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financial | Cambridge Family Law Practice

Footballers’ Wives (briefly)

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Christmas is over, it’s January, and it’s grey and cold out there. So you can imagine that when a case came through this week that gives us a bit of a glimpse into the glamorous world of the Premier League footballer, we thought you might like to hear about it. In social terms, it’s a story of boy-meets-girl, a whirlwind romance and marriage followed swiftly by a baby, that isn’t so unusual. In legal terms, it’s interesting as an example of how the courts treat a very short marriage where a child has been born, the standard of living was…

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Enforcing financial orders

By | financial, Law news, News | No Comments

In our work as family lawyers, we are generally focused on getting our client the outcome they want, or as close to it as is reasonably possible. We do this by whatever means are most appropriate in the circumstances of our client’s individual case: we commence the collaborative process, we negotiate for them, we support them through mediation, we arrange arbitration or we conduct litigation. In financial cases, the result is almost always a court order, ideally achieved by consent after the client has reached an agreement with their former spouse or partner, but if not, made by the court…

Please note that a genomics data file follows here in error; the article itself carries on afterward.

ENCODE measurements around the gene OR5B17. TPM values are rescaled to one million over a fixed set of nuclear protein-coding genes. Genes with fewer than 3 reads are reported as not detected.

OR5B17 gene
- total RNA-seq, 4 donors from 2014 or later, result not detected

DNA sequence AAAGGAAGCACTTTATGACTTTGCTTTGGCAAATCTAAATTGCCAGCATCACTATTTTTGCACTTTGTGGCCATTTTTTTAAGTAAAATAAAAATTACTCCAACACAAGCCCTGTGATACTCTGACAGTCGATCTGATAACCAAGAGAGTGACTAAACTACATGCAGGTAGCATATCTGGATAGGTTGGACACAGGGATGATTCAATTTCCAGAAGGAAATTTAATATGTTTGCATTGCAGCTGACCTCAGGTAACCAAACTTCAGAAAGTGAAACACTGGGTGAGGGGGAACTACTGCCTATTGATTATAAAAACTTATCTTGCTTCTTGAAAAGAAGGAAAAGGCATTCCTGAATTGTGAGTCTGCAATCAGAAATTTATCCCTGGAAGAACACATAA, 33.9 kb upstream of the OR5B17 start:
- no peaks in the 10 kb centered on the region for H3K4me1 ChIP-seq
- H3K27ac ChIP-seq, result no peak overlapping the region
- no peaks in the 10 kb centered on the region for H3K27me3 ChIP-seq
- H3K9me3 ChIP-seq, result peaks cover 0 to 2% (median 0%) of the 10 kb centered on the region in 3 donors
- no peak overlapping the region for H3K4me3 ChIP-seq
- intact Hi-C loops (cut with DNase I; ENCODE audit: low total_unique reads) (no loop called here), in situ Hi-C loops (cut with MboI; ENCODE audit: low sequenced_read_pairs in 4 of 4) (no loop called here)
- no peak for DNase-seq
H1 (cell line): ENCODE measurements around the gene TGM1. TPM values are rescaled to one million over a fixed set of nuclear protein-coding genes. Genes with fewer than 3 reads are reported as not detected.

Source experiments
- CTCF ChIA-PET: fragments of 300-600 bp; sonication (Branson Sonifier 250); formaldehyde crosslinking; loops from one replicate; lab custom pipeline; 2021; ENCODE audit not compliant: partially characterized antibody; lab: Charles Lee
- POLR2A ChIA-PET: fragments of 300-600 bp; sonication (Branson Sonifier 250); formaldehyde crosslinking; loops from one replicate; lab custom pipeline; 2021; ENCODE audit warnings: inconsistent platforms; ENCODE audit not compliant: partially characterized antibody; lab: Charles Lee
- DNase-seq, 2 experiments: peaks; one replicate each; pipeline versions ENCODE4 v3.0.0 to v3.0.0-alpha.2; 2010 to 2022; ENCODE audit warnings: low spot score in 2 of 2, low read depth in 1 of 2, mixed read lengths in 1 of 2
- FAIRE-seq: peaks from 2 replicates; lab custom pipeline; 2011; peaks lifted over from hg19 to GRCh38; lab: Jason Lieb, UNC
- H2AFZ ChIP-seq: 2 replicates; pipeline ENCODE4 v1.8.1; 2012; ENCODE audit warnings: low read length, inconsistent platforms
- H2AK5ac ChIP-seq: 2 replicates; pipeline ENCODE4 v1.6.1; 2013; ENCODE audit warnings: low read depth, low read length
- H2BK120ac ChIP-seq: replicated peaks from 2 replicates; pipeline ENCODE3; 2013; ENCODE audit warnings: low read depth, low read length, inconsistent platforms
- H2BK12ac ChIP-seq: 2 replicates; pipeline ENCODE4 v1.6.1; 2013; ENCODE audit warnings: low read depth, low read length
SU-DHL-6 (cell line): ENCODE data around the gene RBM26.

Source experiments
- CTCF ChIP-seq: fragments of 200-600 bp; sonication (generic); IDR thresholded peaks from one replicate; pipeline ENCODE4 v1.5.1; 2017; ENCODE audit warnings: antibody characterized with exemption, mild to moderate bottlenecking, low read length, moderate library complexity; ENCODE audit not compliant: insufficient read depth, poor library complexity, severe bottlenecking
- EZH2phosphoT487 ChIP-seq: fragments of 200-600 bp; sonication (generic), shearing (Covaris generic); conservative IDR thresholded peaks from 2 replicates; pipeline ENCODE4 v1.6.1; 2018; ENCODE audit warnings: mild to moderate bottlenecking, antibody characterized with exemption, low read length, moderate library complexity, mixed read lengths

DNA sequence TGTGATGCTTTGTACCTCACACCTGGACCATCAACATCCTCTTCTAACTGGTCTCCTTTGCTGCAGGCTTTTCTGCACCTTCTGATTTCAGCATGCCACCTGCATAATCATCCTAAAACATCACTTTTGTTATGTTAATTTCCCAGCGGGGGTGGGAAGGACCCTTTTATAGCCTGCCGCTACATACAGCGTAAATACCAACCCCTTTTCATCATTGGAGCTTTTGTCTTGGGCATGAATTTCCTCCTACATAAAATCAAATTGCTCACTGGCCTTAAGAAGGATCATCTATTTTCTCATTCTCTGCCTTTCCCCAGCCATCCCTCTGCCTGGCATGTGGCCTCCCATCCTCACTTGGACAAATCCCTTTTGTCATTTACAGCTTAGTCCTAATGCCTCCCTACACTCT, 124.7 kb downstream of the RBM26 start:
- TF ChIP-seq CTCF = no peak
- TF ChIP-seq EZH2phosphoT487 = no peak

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Expert assistance

By | Children, financial, News | No Comments

When people are going through a separation or divorce, there are usually a series of arrangements to sort out. In many cases these are not too complex and can be resolved by discussion or negotiation between you, or with the help of a mediator or solicitor. In other more complex cases we legal professionals might work with other specialists who provide specific advice and help in unique circumstances. In this week’s blog we thought we’d take a look at how these people sometimes fit into the puzzle, and why we (or the court) might sometimes recommend their involvement. Where arrangements…

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Costing the earth

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When you’ve got a disagreement with your former partner, the general rule about the costs of sorting it out is that each of you pays for yourself. This is the case whether you’re trying to resolve things through solicitors, through mediation, through collaborative practice or by using the courts, and whether the issues are about the children or about money and property. This can feel unfair, as it can mean that the party with the higher income or more assets is the one with the better access to advice. Legal aid used to be available to those on low incomes…

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